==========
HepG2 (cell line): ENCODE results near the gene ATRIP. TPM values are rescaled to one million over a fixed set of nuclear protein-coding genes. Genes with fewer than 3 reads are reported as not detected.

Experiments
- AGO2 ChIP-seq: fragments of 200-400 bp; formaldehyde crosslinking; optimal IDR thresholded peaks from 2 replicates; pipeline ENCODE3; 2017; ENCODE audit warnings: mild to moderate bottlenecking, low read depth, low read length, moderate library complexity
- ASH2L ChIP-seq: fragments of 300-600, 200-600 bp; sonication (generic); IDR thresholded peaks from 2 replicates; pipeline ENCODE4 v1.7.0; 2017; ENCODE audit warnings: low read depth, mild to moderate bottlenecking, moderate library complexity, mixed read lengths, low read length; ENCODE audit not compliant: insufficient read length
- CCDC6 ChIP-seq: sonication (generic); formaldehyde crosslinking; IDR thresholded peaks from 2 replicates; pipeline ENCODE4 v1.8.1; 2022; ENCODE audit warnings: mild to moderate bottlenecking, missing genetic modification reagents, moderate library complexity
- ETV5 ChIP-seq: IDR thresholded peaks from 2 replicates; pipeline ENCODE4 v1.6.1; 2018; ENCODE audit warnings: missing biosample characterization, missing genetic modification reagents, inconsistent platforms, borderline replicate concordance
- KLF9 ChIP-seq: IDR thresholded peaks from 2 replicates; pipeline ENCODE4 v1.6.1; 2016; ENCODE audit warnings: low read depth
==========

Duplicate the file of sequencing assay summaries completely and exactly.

HepG2 (cell line): ENCODE results near the gene ATRIP. TPM values are rescaled to one million over a fixed set of nuclear protein-coding genes. Genes with fewer than 3 reads are reported as not detected.

Experiments
- AGO2 ChIP-seq: fragments of 200-400 bp; formaldehyde crosslinking; optimal IDR thresholded peaks from 2 replicates; pipeline ENCODE3; 2017; ENCODE audit warnings: mild to moderate bottlenecking, low read depth, low read length, moderate library complexity
- ASH2L ChIP-seq: fragments of 300-600, 200-600 bp; sonication (generic); IDR thresholded peaks from 2 replicates; pipeline ENCODE4 v1.7.0; 2017; ENCODE audit warnings: low read depth, mild to moderate bottlenecking, moderate library complexity, mixed read lengths, low read length; ENCODE audit not compliant: insufficient read length
- CCDC6 ChIP-seq: sonication (generic); formaldehyde crosslinking; IDR thresholded peaks from 2 replicates; pipeline ENCODE4 v1.8.1; 2022; ENCODE audit warnings: mild to moderate bottlenecking, missing genetic modification reagents, moderate library complexity
- ETV5 ChIP-seq: IDR thresholded peaks from 2 replicates; pipeline ENCODE4 v1.6.1; 2018; ENCODE audit warnings: missing biosample characterization, missing genetic modification reagents, inconsistent platforms, borderline replicate concordance
- KLF9 ChIP-seq: IDR thresholded peaks from 2 replicates; pipeline ENCODE4 v1.6.1; 2016; ENCODE audit warnings: low read depth